Saturday, November 29, 2008


The following story from the Clean Clothes Campaign, an international solidarity group for workers in the garment industry, tells how Body fashion Thailand, a subsidiary of Triumph International, has won its court case regarding its right to dismiss union activists for their pro-union stance. The fight, however, isn't over, and the CCC has a link that you can follow for further action.
PRESS RELEASE: Thai Labour Court Gives Triumph Factory the Green Light to Violate Human Rights:‏
November 27, 2008
For immediate release

(Amsterdam) Today a labour court in Bangkok gave Body Fashion Thailand,a wholly-owned subsidiary of Triumph International, the green light in its effort to dismiss union president Jitra Kotshadej. The company filed a case against Ms. Kotshadej in relation to her participation, during her private time, in a national television debate wearing a t-shirt with the text 'Those who do not stand are not criminals. Thinking differently is not a crime.' The t-shirt refers to the right of people not to stand when the royal anthem is played and the abuse of lèse-majesté legislation to suppress political opposition. The company claims that her appearance damaged its reputation.

"By suing a union president, Triumph subsidiary Body Fashion Thailand(BFT) denies the fundamental right of freedom of expression" says Tessel Pauli, coordinator of the Clean Clothes Campaign. "Although the company has every right to distance itself from Ms. Kotshadej's personal opinions, it has an obligation to support her right to express them."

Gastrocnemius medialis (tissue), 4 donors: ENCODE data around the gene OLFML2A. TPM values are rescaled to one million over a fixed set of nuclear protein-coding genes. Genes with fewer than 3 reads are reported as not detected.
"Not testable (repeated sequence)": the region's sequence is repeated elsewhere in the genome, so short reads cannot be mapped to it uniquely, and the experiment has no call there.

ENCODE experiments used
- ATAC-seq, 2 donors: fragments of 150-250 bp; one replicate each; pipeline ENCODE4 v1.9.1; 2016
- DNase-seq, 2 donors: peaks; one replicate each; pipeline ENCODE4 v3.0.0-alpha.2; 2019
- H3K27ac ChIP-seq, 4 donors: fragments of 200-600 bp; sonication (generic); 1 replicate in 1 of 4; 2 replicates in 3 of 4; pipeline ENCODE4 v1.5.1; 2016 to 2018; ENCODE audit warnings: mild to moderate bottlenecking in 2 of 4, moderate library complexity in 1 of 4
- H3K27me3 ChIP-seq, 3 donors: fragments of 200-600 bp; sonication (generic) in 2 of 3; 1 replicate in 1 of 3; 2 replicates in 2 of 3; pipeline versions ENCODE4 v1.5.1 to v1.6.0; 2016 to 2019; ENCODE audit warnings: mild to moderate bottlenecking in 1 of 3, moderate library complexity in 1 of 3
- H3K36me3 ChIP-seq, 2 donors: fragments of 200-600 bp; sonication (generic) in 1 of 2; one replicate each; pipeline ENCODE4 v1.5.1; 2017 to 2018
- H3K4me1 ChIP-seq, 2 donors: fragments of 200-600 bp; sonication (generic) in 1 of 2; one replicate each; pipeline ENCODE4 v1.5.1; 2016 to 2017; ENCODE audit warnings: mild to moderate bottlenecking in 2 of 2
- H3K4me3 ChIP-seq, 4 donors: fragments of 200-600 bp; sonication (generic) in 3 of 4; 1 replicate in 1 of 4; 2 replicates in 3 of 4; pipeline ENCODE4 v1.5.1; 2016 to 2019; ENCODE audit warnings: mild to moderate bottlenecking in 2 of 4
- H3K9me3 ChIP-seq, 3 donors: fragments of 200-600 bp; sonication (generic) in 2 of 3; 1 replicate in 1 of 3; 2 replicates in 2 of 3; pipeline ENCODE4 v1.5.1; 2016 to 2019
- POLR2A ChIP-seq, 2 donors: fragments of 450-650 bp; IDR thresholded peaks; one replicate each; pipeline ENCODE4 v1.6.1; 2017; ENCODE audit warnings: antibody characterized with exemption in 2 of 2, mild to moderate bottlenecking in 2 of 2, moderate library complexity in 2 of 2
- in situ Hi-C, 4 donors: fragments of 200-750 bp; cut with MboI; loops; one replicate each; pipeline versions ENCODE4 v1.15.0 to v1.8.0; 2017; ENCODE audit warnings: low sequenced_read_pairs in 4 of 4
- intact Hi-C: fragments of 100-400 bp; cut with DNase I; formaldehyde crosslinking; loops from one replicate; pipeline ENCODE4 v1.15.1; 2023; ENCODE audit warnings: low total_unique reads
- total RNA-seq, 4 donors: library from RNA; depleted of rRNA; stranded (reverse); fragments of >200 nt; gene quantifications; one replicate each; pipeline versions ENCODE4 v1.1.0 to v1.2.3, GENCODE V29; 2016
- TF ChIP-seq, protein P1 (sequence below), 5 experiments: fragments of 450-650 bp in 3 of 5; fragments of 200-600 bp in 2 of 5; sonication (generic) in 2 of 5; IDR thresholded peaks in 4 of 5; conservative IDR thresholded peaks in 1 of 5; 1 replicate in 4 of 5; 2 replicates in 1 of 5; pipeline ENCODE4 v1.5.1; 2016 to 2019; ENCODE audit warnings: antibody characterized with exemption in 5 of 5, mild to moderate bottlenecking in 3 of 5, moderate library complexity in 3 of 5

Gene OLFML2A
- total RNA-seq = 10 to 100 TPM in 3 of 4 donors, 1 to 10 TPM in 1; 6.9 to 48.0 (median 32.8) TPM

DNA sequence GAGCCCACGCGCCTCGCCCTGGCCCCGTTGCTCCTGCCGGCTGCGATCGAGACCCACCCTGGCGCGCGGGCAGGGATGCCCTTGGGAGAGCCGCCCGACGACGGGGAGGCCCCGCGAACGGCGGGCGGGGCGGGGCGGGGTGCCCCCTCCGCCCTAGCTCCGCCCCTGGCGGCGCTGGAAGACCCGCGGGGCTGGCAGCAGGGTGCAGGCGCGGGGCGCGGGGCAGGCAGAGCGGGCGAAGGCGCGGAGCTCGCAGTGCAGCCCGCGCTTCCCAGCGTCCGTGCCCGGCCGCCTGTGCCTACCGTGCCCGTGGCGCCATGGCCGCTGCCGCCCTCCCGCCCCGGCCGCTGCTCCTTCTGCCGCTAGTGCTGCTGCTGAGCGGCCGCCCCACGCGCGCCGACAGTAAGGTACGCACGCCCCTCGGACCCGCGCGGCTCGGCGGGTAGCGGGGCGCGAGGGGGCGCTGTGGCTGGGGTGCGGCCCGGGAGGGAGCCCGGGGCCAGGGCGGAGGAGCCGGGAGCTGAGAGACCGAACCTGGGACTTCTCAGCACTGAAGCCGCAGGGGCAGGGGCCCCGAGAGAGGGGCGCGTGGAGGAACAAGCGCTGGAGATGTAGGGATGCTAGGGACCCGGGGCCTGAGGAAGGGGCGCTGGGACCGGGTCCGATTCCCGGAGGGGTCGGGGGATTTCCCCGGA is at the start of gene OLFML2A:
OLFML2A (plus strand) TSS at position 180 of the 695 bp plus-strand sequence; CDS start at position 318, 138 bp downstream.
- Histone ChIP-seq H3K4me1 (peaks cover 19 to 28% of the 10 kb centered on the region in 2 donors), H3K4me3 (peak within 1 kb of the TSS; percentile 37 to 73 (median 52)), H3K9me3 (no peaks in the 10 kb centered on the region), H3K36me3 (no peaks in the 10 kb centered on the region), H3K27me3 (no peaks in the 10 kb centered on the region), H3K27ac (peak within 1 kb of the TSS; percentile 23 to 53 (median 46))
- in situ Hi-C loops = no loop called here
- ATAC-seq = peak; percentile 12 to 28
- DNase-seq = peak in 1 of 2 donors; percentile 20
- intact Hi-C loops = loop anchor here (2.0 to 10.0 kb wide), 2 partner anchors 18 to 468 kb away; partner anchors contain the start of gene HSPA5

The Clean Clothes Campaign is concerned about Triumph's misuse of the courts to take action against a union leader, particularly when it is aimed at limiting her fundamental human rights. The threat of legal action discourages workers from joining and being active in unions, and appealing an unfair court decision is very difficult for workers, who rarely have the time and resources to pursue a lengthy legal battle.
Body Fashion Thailand first dismissed Ms. Kotshadej in July 2008. In response, more than 2000 of her co-workers laid down their work to demand her reinstatement. At the end of the 45-day strike, the company and the union agreed to a retrial of the dismissal case. Ms. Kotshadejdid not have a chance to defend herself in the first trial, because the company never properly informed her of their charges against her. Ms.Kotshadej will appeal against the labour court order.
Triumph International's Code of Conduct explicitly supports Article 19of the U.N. Universal Declaration of Human Rights which states:
"Everyone has the right to freedom of opinion and expression; this right includes freedom to hold opinions without interference and to seek, receive and impart information and ideas through any media and regardless of frontiers."
The Code also explicitly supports freedom of association and prohibits acts of anti-union discrimination as set out in ILO conventions. Despite the workers' strike and repeated requests by Thai human rights groups and the Clean Clothes Campaign, Triumph refused to drop the case against Ms. Kotshadej.
For more information about the case, see

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